By Chris Palmer and Angela Couloumbis
For the first time in the state's five-month-old budget standoff, Gov. Wolf and Republican legislators indicated Monday that they had reached a tentative agreement on key pieces of the state's long-overdue spending plan.
Senate Majority Leader Jake Corman (R., Centre) said negotiators were discussing a $30.26 billion budget that would boost education funding through a sales-tax hike, offer corresponding property tax relief, and reform the state's pension system.
While signaling that agreeing to a tentative framework was a significant step forward, Corman cautioned that many details still needed to be worked out and approved by legislators and Wolf.
"We're not done by any stretch," he said.
One key aspect would likely be raising the state sales tax from 6 percent to 7.25 percent, Corman said. That would allow for about $2 billion in new revenue, which would be put toward a major property tax reduction and allow the state to increase basic education funding by $350 million in the fiscal year that started in July.
Three sources with knowledge of the discussions had said the sides were talking about boosting total education funding -- including special education and pre-kindergarten -- by $750 million over two years, but Corman said the focus was on this year alone.
Details about the framework -- including potential reforms to the state pension system or privatizing state-owned liquor stores -- remained in flux.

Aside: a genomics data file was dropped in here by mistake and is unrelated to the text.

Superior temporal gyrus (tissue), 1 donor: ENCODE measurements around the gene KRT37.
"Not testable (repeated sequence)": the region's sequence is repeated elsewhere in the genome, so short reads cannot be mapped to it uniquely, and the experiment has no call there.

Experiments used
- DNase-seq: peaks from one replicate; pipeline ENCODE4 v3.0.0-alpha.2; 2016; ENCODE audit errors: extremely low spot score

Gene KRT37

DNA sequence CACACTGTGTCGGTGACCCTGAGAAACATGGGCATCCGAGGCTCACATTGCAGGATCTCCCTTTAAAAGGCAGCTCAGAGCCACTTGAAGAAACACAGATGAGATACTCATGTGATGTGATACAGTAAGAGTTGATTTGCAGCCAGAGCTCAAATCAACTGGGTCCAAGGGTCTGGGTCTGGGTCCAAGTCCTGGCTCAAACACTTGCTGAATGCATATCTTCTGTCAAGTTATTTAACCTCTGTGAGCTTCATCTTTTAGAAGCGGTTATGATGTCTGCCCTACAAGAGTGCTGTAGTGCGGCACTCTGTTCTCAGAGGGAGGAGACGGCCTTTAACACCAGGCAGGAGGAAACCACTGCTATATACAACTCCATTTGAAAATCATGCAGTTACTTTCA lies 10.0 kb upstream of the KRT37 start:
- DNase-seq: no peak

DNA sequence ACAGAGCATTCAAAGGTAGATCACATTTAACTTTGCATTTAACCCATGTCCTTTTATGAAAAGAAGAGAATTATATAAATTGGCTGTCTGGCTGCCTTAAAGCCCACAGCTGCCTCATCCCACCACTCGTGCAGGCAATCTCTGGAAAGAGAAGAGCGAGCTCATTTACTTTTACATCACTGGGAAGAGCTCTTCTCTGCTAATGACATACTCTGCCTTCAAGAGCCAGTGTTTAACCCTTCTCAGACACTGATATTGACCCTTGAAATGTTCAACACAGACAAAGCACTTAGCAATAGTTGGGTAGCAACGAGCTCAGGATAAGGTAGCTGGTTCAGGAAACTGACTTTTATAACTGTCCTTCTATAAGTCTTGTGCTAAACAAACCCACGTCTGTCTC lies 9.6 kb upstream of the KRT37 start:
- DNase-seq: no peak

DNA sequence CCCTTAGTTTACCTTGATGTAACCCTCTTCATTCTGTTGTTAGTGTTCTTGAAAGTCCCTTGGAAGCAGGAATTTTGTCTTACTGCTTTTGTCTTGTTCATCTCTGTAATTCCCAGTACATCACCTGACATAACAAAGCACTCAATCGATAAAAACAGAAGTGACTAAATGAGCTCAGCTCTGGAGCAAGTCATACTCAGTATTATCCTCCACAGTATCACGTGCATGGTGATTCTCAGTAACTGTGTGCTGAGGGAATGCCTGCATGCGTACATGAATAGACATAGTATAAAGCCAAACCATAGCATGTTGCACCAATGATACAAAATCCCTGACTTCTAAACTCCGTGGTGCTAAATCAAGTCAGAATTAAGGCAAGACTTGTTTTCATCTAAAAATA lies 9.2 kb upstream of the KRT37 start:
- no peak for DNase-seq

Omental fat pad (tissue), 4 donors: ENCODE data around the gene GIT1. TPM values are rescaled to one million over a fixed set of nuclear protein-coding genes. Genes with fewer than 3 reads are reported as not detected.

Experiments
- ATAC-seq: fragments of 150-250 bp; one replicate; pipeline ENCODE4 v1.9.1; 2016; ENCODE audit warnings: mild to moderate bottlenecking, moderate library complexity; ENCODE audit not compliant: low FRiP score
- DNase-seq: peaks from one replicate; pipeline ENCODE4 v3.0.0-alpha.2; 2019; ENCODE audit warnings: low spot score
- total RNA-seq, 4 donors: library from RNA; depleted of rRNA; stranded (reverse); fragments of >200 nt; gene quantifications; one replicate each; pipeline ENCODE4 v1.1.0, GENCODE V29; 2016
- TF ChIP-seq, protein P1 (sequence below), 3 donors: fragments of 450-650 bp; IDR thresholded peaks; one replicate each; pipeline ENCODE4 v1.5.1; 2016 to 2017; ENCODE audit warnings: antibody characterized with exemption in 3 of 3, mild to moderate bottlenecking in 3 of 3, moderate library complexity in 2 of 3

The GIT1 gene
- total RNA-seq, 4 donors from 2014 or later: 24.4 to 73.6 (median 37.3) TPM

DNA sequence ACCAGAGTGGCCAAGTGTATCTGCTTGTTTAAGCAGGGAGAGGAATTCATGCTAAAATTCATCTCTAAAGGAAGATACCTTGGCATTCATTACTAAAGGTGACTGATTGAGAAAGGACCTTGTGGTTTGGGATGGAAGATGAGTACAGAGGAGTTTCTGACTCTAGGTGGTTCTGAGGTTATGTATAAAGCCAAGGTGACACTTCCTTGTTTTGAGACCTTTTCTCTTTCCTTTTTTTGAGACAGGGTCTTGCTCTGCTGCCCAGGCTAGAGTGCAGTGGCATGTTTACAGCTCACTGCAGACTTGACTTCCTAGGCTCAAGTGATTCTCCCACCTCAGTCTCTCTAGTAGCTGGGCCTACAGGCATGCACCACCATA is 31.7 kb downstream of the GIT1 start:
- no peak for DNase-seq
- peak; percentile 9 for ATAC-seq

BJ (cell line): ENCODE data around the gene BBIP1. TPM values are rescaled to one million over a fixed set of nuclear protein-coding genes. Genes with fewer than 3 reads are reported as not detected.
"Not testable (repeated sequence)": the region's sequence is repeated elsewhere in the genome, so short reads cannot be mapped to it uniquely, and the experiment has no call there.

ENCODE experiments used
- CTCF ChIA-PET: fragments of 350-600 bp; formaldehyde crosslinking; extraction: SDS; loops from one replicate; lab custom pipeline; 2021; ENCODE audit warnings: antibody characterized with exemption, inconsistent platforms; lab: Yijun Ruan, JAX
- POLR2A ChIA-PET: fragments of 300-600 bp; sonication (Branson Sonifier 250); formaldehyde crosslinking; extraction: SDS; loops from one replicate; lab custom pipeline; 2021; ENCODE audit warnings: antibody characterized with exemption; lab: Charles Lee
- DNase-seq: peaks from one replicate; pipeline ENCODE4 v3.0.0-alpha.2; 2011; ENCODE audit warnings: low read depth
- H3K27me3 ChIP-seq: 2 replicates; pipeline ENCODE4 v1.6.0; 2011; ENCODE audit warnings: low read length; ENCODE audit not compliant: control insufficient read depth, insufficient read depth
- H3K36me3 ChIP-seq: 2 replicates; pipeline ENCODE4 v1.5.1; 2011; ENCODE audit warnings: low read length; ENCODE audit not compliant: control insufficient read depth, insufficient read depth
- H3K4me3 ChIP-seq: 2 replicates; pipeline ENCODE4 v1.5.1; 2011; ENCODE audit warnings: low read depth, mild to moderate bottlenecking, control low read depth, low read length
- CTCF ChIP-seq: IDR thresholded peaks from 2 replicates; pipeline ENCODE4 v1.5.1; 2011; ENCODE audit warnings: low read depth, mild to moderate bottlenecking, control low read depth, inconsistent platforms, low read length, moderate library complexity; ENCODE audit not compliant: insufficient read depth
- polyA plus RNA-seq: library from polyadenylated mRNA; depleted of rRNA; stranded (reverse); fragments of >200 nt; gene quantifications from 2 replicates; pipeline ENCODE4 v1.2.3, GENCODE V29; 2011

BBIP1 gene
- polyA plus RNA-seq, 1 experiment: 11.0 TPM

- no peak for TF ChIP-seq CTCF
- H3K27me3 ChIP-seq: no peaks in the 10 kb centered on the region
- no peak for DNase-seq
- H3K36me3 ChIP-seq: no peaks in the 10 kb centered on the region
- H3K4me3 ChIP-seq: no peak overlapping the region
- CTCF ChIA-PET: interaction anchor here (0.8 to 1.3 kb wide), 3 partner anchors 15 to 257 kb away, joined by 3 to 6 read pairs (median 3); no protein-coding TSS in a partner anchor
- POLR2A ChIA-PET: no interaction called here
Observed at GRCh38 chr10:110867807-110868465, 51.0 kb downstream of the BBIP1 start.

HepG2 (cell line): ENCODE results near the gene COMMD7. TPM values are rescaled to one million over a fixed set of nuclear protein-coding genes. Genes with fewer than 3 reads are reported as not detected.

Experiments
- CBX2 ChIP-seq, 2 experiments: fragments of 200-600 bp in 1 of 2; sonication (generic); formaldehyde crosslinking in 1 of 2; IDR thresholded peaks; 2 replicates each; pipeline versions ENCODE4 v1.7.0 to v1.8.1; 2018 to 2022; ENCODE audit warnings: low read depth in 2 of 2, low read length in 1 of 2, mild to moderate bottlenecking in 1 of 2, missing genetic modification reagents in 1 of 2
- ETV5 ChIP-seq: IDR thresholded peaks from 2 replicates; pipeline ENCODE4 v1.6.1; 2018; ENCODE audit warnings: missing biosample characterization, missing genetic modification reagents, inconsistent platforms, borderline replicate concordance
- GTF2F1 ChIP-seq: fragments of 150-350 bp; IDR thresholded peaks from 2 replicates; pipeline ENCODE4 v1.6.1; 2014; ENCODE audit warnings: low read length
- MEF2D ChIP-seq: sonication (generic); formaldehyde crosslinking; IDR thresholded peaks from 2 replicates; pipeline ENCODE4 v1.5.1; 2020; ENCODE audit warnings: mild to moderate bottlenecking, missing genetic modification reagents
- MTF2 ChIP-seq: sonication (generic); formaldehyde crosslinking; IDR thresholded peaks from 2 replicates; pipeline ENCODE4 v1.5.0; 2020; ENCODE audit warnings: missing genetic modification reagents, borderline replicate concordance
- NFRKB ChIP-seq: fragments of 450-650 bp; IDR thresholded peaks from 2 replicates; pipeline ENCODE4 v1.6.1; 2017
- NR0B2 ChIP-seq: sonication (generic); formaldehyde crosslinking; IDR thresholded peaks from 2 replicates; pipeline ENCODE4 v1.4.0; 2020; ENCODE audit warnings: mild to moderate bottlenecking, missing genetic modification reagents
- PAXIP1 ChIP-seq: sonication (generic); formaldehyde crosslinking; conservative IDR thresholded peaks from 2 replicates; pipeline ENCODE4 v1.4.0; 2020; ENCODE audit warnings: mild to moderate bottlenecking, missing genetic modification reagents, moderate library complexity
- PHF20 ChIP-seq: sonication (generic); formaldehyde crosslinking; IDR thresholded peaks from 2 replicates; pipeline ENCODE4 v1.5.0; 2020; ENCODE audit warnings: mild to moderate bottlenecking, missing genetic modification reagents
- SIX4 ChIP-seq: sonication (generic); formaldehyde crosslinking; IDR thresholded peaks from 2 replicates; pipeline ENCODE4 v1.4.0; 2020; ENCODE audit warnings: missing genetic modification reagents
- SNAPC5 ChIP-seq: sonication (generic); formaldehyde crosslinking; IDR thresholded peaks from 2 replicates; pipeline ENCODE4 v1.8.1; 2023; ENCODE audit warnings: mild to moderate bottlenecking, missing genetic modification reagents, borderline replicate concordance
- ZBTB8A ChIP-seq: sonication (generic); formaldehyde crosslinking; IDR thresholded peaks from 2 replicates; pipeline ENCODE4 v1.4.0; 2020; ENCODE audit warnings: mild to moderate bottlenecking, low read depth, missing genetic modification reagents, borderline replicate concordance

Increasing education funding through a tax hike would be a boon for Wolf, who has long argued for sending more money to schools though a permanent new revenue stream. But Corman and House Majority Leader Dave Reed (R., Indiana) said another of the governor's stated priorities -- implementing a new levy on natural gas drillers -- was now off the negotiating table.
The first-term Democrat and Republican legislators have for months struggled to agree on any specific numbers for the long-overdue spending plan. Both sides said last week they had been inching closer to a final accord, without offering specifics on where they believed they were making progress.
Wolf campaigned on significantly increasing education funding in Pennsylvania. He had originally proposed increasing basic education spending by $400 million in the current fiscal year, plus an additional $100 million on special education and $120 million on early-childhood education.
To fund those increases, Wolf has called for a variety of tax hikes, which Republicans have steadfastly opposed. Wolf's plan to hike the personal income tax to send more money to schools was voted down overwhelmingly in the state House last month.
It was not immediately clear how the new spending increases would be funded. Republicans have long said they favor alternative revenues -- such as selling the state's liquor stores, or expanding gambling options -- while Wolf has said he prefers a permanent funding stream.
Reed told Republicans last week that talks had been progressing and a final deal could be reached by Thanksgiving. But he made no mention of finding major new revenue sources for school funding.
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